Can a yoked sweater be even more enticing to me? This is Helenium by Amanda Scheuzger, aka HandMaineKnits (Ravelry link). Worsted weight, bottom up, so a little bit heavier, but oh, that brioche yoke! My Stopover sweaters (designed by Mary Jane Mucklestone) were also bottom up, with that exciting joining of 3 tubes to get to the yoke.
I bought both patterns, and they’ll hang out in my library while I dream of knitting. I’m still planning to look at patterns in the Fasten Off YAL, too, but that sale goes on a bit longer. The Ravelry sale ends Monday at midnight EST; use code giftalong2020 for 25% off any of the included designs by 250 participating designers. Nothing like the power of a deadline! Have you taken advantage of the GAL sale?
Next up: I’m going to peruse the YAL offerings. I’m being supervised by Calvin…and Darth Vader.
Someone had to guard the turkey from the cats as it came to room temperature before roasting. Good job, Phil!
The turkey roasted up beautifully. I tented it with foil for the last half hour.
It is so hard to get a decent picture without natural light! And yes, a petite serving, but that’s what happens when I’m in the kitchen all day, and tasting as I go. Have to make sure it’s good! My Dad’s stuffing? Stellar.
I opened a special bottle of wine for the occasion, and sent half of it off with the kids. In a mason jar. Classy! But I wasn’t ready to give up the bottle/label yet. This was part of the swag from the solar eclipse watch at Willamette Valley Vineyards in 2017,
Pumpkin pie for dessert.
We were happy to share dinner with the kids, picked up distantly from the porch. And we Zoomed with DH’s family in the morning.
I’m hoping for a more normal Thanksgiving next year, but we have much to be thankful for, now. Wishing everyone a lovely weekend!
Here’s the scoop on the new Fasten Off Yarn-Along! The event runs from November 25 (9 pm Eastern) to December 31, 2020. The pattern sale period is from November 25 to December 5. I’m quoting from the official website:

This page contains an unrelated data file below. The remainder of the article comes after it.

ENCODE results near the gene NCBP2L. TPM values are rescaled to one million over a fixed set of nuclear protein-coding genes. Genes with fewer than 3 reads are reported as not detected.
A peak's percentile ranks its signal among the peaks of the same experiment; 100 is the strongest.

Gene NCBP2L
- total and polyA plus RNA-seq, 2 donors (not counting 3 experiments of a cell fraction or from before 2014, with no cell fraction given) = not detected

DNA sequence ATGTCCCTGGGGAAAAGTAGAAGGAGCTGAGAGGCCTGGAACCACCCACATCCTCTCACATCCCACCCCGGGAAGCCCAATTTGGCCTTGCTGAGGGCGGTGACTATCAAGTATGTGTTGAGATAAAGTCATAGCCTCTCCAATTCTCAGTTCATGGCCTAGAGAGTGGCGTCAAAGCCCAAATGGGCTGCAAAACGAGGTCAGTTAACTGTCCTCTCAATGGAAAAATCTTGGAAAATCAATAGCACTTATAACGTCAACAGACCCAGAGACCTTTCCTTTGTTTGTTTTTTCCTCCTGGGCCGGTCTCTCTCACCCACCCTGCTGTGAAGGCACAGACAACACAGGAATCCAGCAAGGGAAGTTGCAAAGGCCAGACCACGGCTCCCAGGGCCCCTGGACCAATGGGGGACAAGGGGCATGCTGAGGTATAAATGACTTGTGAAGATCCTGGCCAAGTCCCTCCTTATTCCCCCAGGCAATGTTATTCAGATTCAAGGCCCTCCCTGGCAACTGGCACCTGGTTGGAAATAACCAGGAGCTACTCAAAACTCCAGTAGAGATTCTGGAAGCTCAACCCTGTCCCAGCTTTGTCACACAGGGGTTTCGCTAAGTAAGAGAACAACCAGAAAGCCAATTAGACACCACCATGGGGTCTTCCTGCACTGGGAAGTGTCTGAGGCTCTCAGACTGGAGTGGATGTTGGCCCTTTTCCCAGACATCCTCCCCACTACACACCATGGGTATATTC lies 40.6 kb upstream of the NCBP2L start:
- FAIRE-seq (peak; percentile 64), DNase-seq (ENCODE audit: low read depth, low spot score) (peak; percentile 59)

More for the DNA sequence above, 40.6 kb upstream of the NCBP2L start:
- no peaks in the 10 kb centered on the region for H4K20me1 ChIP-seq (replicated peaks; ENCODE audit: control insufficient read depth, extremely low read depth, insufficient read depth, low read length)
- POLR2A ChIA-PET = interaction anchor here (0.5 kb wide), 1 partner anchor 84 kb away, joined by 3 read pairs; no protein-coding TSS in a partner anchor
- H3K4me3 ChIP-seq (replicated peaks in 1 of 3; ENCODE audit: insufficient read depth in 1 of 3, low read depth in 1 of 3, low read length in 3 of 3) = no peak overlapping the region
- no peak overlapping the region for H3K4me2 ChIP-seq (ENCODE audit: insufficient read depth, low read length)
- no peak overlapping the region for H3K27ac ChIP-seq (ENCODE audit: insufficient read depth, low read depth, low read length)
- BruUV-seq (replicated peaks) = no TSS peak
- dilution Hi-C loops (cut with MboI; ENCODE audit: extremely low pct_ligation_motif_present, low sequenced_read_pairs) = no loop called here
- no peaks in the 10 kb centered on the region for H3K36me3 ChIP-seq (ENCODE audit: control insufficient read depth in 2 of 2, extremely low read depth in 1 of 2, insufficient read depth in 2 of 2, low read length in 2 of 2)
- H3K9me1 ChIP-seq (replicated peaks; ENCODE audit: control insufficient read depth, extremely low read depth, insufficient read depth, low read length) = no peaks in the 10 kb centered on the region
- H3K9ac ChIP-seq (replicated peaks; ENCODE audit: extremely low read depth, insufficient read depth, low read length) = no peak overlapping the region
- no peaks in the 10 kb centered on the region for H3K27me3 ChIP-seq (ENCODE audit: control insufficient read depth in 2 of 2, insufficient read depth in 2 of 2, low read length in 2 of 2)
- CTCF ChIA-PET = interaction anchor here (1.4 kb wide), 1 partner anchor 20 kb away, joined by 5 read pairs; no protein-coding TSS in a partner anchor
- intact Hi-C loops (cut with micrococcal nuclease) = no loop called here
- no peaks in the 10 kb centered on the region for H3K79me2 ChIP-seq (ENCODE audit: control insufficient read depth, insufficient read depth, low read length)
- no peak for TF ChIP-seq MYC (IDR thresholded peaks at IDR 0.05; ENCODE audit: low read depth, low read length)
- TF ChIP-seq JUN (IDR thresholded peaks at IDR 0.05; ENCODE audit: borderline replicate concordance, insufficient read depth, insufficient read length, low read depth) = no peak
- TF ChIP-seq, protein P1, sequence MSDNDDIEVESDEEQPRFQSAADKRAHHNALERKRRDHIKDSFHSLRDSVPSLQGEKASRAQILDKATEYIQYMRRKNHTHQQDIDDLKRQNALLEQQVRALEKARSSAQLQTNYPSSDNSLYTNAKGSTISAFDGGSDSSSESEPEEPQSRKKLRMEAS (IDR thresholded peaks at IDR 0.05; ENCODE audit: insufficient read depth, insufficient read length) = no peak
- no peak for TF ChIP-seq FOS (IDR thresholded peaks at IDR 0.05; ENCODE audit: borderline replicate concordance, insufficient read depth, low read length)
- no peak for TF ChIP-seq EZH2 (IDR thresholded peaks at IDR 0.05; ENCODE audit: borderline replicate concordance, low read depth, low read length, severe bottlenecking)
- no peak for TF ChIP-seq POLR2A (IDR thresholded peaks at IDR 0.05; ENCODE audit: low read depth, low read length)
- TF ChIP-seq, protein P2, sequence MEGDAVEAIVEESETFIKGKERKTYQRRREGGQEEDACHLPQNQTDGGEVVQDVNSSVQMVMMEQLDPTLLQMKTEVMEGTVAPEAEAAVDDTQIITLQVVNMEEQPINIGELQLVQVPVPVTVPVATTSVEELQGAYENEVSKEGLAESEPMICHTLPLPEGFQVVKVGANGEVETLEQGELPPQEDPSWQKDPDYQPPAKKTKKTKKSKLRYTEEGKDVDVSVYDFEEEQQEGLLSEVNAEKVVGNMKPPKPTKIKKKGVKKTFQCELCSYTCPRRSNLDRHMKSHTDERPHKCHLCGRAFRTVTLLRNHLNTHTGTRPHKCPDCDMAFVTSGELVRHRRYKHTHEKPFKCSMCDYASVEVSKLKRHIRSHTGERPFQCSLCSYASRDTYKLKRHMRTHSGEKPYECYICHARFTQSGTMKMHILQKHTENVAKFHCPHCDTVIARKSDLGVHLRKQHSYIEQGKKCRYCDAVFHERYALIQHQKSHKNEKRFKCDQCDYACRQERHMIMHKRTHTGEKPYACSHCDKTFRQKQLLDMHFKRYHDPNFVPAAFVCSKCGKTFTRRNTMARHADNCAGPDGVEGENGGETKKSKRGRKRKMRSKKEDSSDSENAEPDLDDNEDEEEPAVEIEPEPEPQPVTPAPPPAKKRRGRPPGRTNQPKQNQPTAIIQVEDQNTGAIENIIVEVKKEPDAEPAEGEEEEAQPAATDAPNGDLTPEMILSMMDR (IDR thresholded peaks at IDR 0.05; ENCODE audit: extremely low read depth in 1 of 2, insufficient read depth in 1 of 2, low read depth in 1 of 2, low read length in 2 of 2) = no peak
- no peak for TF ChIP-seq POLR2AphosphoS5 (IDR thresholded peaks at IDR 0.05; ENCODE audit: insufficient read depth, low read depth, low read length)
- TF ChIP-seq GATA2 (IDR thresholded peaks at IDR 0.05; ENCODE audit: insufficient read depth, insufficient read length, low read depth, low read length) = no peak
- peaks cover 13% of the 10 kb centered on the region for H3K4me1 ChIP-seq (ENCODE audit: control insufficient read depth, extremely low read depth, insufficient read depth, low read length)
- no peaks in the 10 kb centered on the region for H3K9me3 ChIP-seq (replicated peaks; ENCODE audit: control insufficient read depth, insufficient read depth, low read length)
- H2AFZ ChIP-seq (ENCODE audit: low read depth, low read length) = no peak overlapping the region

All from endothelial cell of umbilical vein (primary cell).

“The Fasten Off Yarnalong event (“FO2020” for short) grew out of a need to have an off-Ravelry alternative to the annual Independent Designers Giftalong. Many designers and stitchers would love to participate there, but either can’t or won’t, due to Ravelry’s serious accessibility problems 🔗. But nobody wanted to miss out on the discounts and the sense of community and fun which that event brings; and designers didn’t want to miss out on the end-of-year sales boost, and what is essentially a great awareness campaign for them.”
Here’s my page for the YAL. I have 20 patterns included in the sale; they’re the same 20 patterns that I have in the Indie Gift-a-Long sale on Ravelry. Coupon code is FO2020 through my Payhip shop for the YAL; the sale runs from November 25 to December 5. (Choose whichever way to purchase is more convenient for you. If keeping a Ravelry library copy is important to you, you can purchase my GAL patterns through Ravelry; the code is giftalong2020 over there.)
Okay, back to what’s cooking! Our Thanksgiving plans are to make a lovely dinner, and leave it packed up on the porch for the kids to pick up and take home. DH and I will dine here, with cats watching. We’ll go back to celebrations next year, I hope. If it’s super nice out, we could dine in the back yard, but I don’t think it will be warm enough. Or dry enough.
I’m starting to think about classes in real life in the second half of 2021. I hope we have a handle on Covid-19 by then! I’m encouraged by the news of vaccine development; now there are 3 in the pipeline. I love teaching, both in person and via Zoom, but it would be so nice to have a choice of formats! For now, I’m thankful that I can still teach knitters to be the boss of their knitting, either way.
It’s the sparkliest time of the year: The Indie Design Gift-A-Long on Ravelry starts tonight! I’m one of 250 participating indie designers this year.
The pattern sale runs from Tuesday, November 24 at 8:00 pm US EST – Monday, November 30, 2020 at 11:59 pm US EST. The coupon code is giftalong2020 and it’s good for 25% off any of the participating patterns from all the designers. My designs are in the GAL bundle on my designer page, here.
The KAL/CALs will run from Tuesday, November 24 at 8pm (US-EST) through New Years Eve December 31 at midnight (US-EST). Check out the Ravelry group for all the details. Your project with any paid pattern by a participating designer is eligible for prizes, not just the patterns in the sale. You do need to be a member of the GAL group to win prizes.
I don’t really gift knit for the holidays (too much pressure), but this is a great time to stock up on patterns for the knitting year! And participating in the KAL at a relaxed pace sounds good to me. How about you? Are you a deadline gift knitter?
Tomorrow I’ll tell you about an alternative knitalong, in case you’re not able to use Ravelry…or if you want to do it in addition to Ravelry! You can use your same projects in that KAL, too. I’ll have the same patterns available with a different discount code on my Payhip store. I’m not really sure about all the social media channels for sharing that KAL, but I’ll find out and put that in my post, too.